Peruvian Ceviche How to Make This Classic at Home

posted in: Destinations, Dinner, Lunch, Peru, Recipes | 38

finished dish - peruvian ceviche how to make this classic at home www.compassandfork.comCeviche is the national dish of Peru. Simply fresh seafood “cooked” in citrus juice. In Peru it is generally accompanied with corn and squash (pumpkin). If you are after a light, healthy appetizer, then Peruvian ceviche should be on your radar. And another bonus, it is dead simple to make.

Ceviche is common and very good throughout Central America, particularly Panama, as well as in South America, Chile in particular. But in Peru the bar is raised, it is simply brilliant. You will find it everywhere and you will look forward to it from about mid-afternoon on, along with a Pisco Sour!

Which country do you think has the world’s best cuisine? Thailand? France? They both come to mind. Would you consider Peru in that list? Maybe not, but you might be surprised.

 

Peruvian Ceviche, a Highlight of the World’s Best Cuisine

Long regarded as the best cuisine on the South American continent, even my Chilean friends admitted that, Peru punches well above its weight on the world scene. Did you know Peru has been voted the world’s best culinary destination three years running from 2012 to 2014? Does that surprise you?

Arequipa - peruvian ceviche how to make this classic at home www.compassandfork.com
View of the Andes from Arequipa

It shouldn’t when you consider that Peru is a country that truly has been at the crossroads of the world for a very long time.

We can all probably guess there is a strong Spanish influence. But prior to the arrival of the Spanish, the Incan empire spread from southern Colombia all the way down to southern Chile and included large parts of modern-day Bolivia and north west Argentina. In addition, there are strong African, Italian, Chinese and Japanese influences. Remember President Fujimori? A Peruvian of Japanese descent, he was the President of Peru for the whole of the 1990’s.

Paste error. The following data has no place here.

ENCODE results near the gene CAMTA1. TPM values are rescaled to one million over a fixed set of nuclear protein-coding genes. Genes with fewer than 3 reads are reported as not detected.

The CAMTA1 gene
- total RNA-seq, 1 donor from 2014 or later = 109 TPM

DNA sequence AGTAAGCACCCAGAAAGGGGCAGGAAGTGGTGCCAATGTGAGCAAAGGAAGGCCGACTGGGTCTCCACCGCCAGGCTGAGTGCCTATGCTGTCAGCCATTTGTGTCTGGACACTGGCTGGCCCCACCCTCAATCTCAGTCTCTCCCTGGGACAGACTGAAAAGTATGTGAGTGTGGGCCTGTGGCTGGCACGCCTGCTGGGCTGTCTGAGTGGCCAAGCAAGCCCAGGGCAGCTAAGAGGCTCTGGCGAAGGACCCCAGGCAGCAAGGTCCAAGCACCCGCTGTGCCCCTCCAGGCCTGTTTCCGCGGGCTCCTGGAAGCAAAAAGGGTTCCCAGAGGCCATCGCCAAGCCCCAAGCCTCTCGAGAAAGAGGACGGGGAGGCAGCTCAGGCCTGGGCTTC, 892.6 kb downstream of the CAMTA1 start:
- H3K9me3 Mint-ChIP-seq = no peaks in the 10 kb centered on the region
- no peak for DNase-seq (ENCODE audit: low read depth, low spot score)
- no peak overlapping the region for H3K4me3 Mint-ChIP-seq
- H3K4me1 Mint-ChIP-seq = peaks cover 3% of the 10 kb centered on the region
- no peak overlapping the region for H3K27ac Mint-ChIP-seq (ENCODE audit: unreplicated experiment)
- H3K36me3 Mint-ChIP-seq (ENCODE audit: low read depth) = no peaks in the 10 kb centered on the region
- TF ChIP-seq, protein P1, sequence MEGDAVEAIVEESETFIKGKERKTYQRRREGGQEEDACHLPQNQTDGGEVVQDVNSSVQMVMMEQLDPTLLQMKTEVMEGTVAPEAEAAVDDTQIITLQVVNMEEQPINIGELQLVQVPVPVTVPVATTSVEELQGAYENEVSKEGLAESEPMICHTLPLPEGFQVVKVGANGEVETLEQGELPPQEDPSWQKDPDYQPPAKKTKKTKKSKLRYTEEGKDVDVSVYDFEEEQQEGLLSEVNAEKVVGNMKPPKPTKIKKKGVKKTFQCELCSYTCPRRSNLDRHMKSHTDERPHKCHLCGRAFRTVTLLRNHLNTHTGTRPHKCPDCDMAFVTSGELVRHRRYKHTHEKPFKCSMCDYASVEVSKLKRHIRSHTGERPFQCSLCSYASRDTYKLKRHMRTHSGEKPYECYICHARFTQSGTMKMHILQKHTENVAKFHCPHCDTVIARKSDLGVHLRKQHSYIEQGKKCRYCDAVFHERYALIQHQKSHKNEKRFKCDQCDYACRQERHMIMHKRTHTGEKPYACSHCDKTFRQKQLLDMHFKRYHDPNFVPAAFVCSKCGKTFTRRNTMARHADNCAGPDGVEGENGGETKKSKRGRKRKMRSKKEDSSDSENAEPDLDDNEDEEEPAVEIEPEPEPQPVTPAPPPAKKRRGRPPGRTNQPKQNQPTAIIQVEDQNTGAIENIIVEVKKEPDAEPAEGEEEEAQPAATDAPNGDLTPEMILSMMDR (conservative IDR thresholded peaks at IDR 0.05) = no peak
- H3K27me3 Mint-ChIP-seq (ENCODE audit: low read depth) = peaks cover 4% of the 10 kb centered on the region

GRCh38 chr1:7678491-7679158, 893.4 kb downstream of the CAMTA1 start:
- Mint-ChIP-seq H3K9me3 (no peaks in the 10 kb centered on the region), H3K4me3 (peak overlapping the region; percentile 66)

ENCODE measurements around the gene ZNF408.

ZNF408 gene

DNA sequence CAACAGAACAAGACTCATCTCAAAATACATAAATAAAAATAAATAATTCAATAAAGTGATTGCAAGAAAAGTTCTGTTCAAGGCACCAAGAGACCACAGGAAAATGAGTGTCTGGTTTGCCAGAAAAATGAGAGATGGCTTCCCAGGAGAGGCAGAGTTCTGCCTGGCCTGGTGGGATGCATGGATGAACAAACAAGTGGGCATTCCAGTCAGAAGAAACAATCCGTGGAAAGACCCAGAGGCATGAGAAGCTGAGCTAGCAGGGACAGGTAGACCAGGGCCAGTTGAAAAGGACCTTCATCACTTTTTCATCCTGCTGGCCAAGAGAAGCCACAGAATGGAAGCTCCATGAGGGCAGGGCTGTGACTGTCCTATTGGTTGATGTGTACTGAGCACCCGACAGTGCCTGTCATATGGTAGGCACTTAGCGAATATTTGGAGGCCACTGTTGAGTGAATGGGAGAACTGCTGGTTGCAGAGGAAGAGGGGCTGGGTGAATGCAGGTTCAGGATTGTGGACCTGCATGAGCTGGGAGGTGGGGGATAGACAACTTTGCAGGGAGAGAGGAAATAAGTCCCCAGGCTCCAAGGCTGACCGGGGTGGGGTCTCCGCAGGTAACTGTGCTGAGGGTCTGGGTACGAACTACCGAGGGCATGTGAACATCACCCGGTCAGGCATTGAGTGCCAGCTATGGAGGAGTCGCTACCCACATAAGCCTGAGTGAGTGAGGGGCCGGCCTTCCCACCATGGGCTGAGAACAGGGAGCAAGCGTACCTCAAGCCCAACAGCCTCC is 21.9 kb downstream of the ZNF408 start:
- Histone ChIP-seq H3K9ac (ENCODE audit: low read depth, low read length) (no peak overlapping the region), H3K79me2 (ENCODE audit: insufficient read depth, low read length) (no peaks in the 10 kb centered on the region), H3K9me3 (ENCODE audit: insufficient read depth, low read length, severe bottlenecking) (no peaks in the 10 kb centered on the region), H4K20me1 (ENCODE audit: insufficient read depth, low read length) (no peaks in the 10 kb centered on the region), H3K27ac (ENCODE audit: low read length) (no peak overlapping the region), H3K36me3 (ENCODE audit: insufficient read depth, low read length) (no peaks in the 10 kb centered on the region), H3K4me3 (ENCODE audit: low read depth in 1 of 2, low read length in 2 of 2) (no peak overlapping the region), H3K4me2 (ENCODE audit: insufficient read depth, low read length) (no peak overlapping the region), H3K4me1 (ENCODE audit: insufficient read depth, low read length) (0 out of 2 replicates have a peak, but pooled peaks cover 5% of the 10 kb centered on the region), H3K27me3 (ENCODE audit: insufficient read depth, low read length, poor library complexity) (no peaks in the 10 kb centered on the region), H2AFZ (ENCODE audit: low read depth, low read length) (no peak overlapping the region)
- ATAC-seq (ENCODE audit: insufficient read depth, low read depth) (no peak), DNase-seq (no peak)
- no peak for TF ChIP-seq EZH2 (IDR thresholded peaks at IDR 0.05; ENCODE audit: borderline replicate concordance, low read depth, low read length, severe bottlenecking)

Fusion has therefore been around in Peru far longer than when it became a trendy cuisine term used in the West. And there is no greater example of that than Peruvian ceviche. The Japanese influence is obvious when you think about it. With ample stocks of good seafood and nutritious vegetables it is a supreme combination. And a word or two about Peruvian vegetables and grains.

Not only is Peru famous for its quinoa and potatoes (more than 2000 varieties), but also for its corn (55 varieties of all different colors and shapes). Until we traveled to Peru, the corn we most commonly encounter is a version of what is known as sweet corn, so popular in the US, Australia and other places in the west. But let me tell you something, in the home of corn, they don’t eat sweet corn.

As a Peruvian explained to me. Sweet corn was bred in the west. All of the goodness was removed from the corn and replaced with sugar to make it more popular! There is basically no goodness in sweet corn.

Chivay murals - peruvian ceviche how to make this classic at home www.compassandfork.com
Mural in Chivay

I was a little startled by this claim and I have to say the first time I tasted the ubiquitous choclo corn in Peru, I didn’t really care for it! However, after a month in Peru, I was almost craving it. Savory, not sweet at all, and filling, it is good for you. In Peruvian ceviche it is just fabulous.